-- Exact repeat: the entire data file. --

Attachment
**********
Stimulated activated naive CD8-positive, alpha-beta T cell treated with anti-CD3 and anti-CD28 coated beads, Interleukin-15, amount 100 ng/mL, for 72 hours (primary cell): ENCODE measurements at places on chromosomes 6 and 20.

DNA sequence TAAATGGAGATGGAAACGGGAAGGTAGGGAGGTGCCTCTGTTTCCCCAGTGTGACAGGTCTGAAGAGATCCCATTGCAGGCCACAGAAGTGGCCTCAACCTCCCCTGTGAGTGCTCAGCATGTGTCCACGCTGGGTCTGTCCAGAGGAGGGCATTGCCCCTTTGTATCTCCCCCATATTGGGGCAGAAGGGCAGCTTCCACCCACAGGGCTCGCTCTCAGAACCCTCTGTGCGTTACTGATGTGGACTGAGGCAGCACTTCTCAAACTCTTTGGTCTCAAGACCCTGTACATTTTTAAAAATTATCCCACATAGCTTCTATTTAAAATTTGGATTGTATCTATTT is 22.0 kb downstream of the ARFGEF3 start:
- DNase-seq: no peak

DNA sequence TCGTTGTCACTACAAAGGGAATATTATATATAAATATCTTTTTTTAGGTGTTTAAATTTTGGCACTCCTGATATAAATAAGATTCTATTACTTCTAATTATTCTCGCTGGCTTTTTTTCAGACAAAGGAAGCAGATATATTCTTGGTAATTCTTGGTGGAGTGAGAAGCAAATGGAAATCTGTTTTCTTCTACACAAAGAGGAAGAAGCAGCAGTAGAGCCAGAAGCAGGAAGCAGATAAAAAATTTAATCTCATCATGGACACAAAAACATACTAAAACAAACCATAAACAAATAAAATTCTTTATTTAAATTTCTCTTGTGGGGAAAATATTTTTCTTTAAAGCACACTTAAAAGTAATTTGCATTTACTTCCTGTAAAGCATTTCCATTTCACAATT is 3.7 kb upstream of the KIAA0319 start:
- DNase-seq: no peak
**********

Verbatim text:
Stimulated activated naive CD8-positive, alpha-beta T cell treated with anti-CD3 and anti-CD28 coated beads, Interleukin-15, amount 100 ng/mL, for 72 hours (primary cell): ENCODE measurements at places on chromosomes 6 and 20.

DNA sequence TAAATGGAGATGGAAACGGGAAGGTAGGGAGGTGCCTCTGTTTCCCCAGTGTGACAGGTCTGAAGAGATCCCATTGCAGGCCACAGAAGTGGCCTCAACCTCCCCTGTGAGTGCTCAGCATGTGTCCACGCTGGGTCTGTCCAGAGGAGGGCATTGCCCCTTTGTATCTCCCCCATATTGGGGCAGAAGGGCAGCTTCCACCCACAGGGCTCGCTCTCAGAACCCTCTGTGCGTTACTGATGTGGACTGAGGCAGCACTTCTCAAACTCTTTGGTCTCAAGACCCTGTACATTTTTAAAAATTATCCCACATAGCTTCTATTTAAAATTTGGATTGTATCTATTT is 22.0 kb downstream of the ARFGEF3 start:
- DNase-seq: no peak

DNA sequence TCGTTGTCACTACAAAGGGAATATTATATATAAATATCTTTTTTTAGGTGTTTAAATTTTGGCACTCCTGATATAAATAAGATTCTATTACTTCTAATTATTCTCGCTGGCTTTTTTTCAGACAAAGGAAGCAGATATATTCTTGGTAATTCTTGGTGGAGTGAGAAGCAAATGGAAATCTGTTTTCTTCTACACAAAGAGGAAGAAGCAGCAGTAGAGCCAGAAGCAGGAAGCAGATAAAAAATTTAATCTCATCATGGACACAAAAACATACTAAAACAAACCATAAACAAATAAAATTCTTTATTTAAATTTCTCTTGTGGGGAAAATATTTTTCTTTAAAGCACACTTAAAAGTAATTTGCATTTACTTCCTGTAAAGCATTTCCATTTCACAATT is 3.7 kb upstream of the KIAA0319 start:
- DNase-seq: no peak